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John Lloyd Stephens, Jacksonian Democrat, travel writer and would-be ambassador to Central America, proved that the ancient civilizations of the New World were every bit as impressive as those of Egypt or Greece.

In October 1839, 35-year-old John Lloyd Stephens boarded the British ship Mary Ann in New York and headed for Belize, on the edge of Central America. Stephens did not plan to stay on the edge; the New Jersey native was intent on making his way into the inner—and long lost—worlds of Guatemala and Mexico.

Though not a household name today, Stephens is deemed the “Father of Mayan Studies” in the archaeological world. He was a gifted writer, as celebrated in his day as his contemporaries Edgar Allan Poe and Herman Melville. Stephens was also a lawyer and pro-Jackson Democrat deeply involved in party politics in the early 1830s. But preaching from one-too-many stumps the glories of Old Hickory’s policies got the better of him. A severe throat infection forced Stephens to bed, and his doctor prescribed a journey abroad as a cure.

Stephens first made his way to the Old World. He wrote about his travels, and his books about Egypt and Greece were best sellers. Poe praised them, calling Stephens the finest travel writer of their time. The books made him money, enough to plan another trip, this time to Central America. A bookseller had shown Stephens the newly published Voyage pittoresque et archéologique dans la province d’Yucatan by Jean-Frédéric Waldeck. It was a great read, though highly inaccurate. Yet the book showed that America had its own ancient monuments that, Stephens hoped, would rival those of Greece and Egypt.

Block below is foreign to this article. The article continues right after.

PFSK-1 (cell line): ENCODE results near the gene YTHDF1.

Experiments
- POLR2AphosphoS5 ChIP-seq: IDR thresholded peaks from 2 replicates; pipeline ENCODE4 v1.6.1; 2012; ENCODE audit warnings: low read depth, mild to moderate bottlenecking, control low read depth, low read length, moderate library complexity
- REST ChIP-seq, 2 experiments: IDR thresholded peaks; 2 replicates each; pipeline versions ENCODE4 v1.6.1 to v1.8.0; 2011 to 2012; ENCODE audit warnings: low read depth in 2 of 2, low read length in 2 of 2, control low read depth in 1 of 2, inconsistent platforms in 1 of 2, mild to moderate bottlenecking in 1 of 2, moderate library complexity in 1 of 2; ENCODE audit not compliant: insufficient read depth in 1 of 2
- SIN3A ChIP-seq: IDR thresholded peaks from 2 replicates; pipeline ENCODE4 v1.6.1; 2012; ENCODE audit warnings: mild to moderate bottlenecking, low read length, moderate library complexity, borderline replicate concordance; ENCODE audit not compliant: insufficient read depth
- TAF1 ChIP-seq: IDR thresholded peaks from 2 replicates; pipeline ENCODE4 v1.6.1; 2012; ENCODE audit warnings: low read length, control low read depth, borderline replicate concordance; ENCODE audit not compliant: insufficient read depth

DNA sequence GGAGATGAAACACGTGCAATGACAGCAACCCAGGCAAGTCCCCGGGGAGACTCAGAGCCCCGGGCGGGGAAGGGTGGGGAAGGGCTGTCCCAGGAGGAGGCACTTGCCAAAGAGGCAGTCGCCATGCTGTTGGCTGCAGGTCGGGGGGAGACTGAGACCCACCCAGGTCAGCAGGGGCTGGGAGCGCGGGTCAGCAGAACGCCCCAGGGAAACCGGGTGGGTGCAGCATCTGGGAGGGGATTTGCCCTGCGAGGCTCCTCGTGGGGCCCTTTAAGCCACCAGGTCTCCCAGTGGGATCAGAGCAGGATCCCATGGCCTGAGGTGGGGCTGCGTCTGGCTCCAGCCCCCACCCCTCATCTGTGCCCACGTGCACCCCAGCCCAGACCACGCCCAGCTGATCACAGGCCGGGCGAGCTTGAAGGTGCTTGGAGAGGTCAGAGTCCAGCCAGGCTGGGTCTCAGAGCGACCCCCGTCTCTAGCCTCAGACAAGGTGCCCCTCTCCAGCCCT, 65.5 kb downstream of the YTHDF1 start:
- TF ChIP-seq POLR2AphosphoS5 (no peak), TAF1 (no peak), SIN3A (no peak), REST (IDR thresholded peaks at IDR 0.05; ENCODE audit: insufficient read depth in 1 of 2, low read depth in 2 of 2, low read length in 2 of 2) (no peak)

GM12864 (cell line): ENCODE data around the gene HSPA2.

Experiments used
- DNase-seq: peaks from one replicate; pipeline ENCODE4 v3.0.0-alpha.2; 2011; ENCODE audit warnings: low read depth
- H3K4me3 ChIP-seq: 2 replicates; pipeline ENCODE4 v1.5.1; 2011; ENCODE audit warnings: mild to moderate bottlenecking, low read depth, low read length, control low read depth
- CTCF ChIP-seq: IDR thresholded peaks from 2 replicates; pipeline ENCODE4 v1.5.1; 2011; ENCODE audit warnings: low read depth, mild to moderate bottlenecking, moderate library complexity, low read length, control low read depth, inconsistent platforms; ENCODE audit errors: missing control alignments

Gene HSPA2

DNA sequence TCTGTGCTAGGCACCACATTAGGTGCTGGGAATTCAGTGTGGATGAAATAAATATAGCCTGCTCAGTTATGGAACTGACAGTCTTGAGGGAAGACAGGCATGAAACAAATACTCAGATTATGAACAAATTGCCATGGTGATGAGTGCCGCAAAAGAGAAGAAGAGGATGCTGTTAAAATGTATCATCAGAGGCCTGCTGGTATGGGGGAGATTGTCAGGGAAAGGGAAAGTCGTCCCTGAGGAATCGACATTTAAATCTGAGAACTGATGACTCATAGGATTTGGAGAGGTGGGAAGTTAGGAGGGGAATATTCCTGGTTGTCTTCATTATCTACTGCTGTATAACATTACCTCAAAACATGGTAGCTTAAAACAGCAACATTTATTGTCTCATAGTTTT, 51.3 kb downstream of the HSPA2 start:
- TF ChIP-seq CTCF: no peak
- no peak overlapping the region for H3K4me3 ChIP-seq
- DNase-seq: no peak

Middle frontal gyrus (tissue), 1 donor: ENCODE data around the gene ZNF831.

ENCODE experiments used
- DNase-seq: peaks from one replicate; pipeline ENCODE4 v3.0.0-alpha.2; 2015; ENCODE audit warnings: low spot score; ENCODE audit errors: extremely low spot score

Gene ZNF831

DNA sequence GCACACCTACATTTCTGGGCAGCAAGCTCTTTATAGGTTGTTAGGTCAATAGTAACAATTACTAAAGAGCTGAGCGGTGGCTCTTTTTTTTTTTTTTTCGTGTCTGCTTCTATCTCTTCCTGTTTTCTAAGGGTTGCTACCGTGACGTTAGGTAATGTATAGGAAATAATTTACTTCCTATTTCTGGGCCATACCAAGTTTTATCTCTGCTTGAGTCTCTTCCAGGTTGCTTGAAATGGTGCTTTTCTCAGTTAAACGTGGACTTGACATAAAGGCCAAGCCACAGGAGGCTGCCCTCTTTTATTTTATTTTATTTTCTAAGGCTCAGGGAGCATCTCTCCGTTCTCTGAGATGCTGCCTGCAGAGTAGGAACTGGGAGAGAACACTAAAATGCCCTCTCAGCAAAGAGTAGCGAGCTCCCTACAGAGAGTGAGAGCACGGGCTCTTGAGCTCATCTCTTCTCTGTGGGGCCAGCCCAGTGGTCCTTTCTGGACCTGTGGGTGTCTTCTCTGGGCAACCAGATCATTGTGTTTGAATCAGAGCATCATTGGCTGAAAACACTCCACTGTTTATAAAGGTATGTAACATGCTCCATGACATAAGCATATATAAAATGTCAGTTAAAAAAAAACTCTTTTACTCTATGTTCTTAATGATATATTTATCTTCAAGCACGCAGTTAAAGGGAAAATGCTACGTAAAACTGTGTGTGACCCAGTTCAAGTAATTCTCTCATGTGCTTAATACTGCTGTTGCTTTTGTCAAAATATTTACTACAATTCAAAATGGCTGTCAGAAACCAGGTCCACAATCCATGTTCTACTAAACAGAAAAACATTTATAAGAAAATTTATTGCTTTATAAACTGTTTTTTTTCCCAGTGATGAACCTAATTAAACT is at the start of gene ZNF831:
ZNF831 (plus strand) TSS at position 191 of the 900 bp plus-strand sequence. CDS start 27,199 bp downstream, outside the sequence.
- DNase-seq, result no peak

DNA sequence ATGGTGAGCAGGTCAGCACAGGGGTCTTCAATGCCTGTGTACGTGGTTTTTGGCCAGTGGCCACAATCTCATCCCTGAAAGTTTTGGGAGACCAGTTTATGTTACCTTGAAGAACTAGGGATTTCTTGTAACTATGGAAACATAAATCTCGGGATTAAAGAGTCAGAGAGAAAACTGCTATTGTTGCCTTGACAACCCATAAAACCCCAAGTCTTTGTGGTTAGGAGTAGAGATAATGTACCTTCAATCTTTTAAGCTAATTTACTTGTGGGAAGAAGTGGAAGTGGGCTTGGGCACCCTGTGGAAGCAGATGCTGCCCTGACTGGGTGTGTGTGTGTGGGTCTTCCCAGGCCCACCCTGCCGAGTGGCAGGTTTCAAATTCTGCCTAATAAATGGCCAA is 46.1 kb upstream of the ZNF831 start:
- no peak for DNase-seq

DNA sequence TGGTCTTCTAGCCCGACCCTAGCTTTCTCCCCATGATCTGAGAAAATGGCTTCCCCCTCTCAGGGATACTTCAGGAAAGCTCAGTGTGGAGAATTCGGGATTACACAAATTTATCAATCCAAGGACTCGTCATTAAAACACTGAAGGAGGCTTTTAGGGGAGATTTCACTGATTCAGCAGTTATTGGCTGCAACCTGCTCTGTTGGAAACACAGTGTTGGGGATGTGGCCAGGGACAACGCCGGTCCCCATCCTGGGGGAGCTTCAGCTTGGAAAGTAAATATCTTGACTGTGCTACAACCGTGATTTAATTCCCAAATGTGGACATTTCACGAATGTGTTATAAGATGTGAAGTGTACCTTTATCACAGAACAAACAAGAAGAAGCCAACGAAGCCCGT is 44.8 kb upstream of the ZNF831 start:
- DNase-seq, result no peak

Shortly before Stephens’ departure, William Leggett, the U.S. minister to the Republic of Central America, died. Stephens wrote to President Martin Van Buren and was appointed as Leggett’s replacement. He didn’t do it for the money; he thought the diplomatic passport and official uniform of an American minister would gain the respect of the locals and get him quicker access to the ancient Mayan cities.

Still, Stephens was now working for the president of the United States, so before heading to any ruins, he headed in search of a government. His official charge was to close down the residence of the U.S. ministry in the Federal Republic of Central America, which had collapsed into civil war as the states of Guatemala, El Salvador, Honduras, Nicaragua and Costa Rica sought their independence. For weeks he walked around Guatemala and El Salvador, flashing his passport to whoever stopped him: illiterate soldiers, inebriated captains, angry colonels. However, no one had time to worry over a “gringo’s” concerns about finding a seat of government. His passport was useless; Stephens usually yelled his way through road stops (one time this ruse landed him in jail for a night). The official minister’s uniform stayed in his luggage; he never had occasion to put it on.